The Fractured State of the UK’s Air Travel Traffic-Light System

As we move on to the fourth step of the UK Government’s ‘irreversible’ easing of lockdown restrictions, international travel and the traffic-light system have undergone a shake-up. From yesterday, Monday 19th July, millions of UK citizens will be able to travel internationally to a wide array of destinations without facing quarantine measures – but to what extent does this set the aviation industry back on track?

The biggest re-start of travel since March 2020

Monday’s changes mean that any fully vaccinated brits can return from amber list countries without the need to isolate. This move opens up much of Europe for the first time in more than 16 months and begins to shape the travel process for the summer season. Instead of requiring quarantine, travellers returning from amber list countries will be required to undergo a series of PCR tests instead.

Despite the easing of quarantine restrictions upon entry to the UK, international travel is certainly not in the clear just yet. The changes don’t guarantee hassle-free travel, and many European destinations are setting their own precedents and requirements – even the lifting of UK restrictions on Monday hasn’t exactly come without exceptions.

The UK deems France an ‘amber-ish’ threat

Despite being on the amber list, due to rising cases of the Beta variant in France any travellers crossing the channel will still be required to quarantine upon their return. This was a last-minute decision from the government, which led to unexpected complications for many tourists.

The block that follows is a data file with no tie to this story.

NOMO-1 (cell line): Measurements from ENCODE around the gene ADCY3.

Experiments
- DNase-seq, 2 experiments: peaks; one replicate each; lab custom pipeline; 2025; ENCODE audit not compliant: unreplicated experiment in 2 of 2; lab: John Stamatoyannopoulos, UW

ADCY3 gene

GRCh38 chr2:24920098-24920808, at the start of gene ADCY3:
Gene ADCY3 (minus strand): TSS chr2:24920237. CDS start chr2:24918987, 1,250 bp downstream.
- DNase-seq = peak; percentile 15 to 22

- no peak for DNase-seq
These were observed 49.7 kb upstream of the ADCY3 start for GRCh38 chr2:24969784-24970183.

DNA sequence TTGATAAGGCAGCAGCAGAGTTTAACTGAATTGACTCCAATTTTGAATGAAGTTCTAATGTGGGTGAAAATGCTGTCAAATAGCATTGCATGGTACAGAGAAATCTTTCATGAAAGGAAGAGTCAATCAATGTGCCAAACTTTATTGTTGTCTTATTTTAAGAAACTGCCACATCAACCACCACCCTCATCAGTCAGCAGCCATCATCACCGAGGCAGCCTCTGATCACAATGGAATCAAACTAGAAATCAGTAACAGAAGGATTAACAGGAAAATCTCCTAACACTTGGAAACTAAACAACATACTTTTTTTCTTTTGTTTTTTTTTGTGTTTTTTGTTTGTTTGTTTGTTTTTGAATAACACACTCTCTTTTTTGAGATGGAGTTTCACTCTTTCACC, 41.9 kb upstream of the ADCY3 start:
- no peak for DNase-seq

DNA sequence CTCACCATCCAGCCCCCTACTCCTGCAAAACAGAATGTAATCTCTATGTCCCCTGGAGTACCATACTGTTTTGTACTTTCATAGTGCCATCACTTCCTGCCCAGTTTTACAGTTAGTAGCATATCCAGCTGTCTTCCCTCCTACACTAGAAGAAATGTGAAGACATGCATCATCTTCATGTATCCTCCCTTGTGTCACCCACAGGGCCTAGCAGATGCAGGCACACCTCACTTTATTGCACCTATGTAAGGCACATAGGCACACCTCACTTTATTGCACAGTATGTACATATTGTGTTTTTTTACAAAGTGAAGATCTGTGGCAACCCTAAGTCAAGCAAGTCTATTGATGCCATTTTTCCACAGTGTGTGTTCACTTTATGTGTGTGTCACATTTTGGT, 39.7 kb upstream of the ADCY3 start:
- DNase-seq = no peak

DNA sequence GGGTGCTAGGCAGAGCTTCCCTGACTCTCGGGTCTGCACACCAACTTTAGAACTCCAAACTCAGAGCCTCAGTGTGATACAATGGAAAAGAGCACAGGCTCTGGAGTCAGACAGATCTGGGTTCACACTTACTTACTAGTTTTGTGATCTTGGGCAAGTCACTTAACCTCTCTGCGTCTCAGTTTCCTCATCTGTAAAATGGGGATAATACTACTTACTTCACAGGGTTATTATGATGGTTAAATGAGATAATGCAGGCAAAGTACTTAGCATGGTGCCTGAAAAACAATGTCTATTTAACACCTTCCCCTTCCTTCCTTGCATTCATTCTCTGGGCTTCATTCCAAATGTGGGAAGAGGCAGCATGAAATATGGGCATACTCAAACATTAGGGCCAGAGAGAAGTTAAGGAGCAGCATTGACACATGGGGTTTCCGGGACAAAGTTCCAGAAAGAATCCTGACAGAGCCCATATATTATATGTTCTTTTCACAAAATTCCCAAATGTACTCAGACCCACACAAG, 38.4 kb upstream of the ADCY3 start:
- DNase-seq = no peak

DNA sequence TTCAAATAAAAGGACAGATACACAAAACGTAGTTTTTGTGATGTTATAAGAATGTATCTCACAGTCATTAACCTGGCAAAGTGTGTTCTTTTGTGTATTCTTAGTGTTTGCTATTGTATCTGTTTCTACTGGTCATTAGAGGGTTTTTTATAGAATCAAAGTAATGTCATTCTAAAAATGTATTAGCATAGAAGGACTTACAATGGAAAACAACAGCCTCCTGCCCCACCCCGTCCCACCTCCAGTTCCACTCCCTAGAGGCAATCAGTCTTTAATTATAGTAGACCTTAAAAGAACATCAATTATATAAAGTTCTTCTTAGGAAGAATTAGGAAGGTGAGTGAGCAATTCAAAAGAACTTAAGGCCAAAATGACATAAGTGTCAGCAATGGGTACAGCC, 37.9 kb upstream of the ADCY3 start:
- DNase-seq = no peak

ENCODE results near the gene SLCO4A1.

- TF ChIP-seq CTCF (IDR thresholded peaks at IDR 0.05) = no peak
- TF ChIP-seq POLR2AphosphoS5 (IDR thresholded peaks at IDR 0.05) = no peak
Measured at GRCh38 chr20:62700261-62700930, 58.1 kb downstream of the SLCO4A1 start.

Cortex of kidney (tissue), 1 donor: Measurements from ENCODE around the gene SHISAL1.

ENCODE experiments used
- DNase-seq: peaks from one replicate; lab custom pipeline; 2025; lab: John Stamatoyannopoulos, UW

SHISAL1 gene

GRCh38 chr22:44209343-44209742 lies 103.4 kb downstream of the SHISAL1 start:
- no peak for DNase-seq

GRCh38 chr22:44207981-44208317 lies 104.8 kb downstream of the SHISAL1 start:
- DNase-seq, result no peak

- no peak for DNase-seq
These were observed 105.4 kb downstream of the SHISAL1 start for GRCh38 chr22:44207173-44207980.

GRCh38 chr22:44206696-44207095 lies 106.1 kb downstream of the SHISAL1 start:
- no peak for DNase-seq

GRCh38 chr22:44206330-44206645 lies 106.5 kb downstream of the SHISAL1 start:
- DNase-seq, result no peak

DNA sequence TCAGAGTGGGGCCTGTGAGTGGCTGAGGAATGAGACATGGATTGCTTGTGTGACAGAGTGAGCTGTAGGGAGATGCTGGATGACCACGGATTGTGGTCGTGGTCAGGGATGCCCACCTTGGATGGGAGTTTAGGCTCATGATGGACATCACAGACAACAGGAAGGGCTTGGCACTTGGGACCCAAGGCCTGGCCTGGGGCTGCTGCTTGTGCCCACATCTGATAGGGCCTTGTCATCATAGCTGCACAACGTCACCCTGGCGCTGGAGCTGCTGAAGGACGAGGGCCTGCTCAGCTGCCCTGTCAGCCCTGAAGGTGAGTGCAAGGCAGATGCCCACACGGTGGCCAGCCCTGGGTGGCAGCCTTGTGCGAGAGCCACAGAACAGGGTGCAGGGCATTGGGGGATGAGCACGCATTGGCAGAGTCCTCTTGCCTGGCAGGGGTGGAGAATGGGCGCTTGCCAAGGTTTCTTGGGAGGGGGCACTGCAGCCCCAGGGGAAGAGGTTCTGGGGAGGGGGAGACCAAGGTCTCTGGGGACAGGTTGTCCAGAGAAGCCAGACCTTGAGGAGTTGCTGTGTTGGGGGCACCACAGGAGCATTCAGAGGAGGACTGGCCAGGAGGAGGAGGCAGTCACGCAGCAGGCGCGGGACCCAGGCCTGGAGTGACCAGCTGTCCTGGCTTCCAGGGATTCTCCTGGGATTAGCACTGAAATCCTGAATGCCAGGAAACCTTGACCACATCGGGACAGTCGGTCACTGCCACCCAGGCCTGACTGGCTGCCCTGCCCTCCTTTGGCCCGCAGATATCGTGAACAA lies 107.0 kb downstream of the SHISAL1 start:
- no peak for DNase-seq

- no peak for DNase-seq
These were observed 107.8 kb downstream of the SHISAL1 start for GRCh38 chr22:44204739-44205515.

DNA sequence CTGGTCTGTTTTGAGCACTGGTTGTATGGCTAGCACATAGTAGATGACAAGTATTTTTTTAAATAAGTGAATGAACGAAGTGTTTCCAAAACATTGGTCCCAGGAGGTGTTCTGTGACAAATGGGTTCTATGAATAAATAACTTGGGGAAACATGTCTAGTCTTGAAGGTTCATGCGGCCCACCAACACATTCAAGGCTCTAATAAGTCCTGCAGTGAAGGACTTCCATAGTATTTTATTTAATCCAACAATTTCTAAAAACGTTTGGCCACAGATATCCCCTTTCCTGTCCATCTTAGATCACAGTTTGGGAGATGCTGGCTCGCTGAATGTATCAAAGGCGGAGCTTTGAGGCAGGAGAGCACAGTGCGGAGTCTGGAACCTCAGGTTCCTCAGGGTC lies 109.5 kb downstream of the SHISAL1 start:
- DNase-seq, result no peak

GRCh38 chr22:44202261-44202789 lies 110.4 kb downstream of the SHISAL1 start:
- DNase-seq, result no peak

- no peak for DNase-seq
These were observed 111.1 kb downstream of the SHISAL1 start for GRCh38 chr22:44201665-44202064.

Overall, the UK’s U-turn on French travel has caused concern and uncertainty for many – with many noting it could simply be the first of many changes from the government, in what is effectively creating a sub-category of nation between amber and red. Amber-ish? Travellers simply cannot be guaranteed a quarantine-free booking, and any nations currently residing on the amber list all risk the same fate as France. Many were discouraged from booking following the decision, and the sudden rule change even caused airline shares to temporarily fall on Monday with easyJet stock falling by more than 6%.

‘The UK has no coherent policy on international travel’

For the UK aviation industry, the pandemic timeline has been one of dwindling peaks and extreme troughs. Government policy changes have led to encouraging surges in bookings followed by mass cancellations. Willie Walsh, the Director General of IATA, stated the UK has “no coherent policy on international travel”. I tend to agree with him.

Image: Lewis Clarke. Licensed under: CC BY-SA 2.0.

New variants and ongoing travel rules have crushed any hopes of a successful summer season, and air travel stocks have lost an estimated 20% of their value over the past three months. The UK also lags behind other European nations – on July 12th flights were down 65% on the same day in 2019, meanwhile Spain, Germany, France, and Italy were all down by between 30% and 45%.

Fractured but hopeful

Although the traffic light system has been messy and confusing at times, after the worst year and a half in aviation history the outlook must be hopeful, and we must look forwards. On Monday, Heathrow was buzzing with passenger numbers much higher than the West London hub has seen in a long time. Within a few hours of the UK government’s statement announcing the relaxing of quarantine measures, British Airways’ website saw a 96% increase in visitors compared to the week prior.

The CEO of Gatwick Airport, Stewart Wingate, stated that although the government must remove more barriers which are inhibiting international travel, this is a start and will capitalize on the UK’s successful vaccine rollout. The exclusion of France from a quarantine-free amber list as well as the government’s persistence for expensive PCR tests to be used at the border both put the industry at a disadvantage for building back better – but there is room for optimism, and the air travel landscape is increasingly bringing back demand slowly but surely.

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I'm an avid writer and airport fanatic. I'm currently studying Airline and Airport Management at Bucks New University and hope to work in airport operations in the future.

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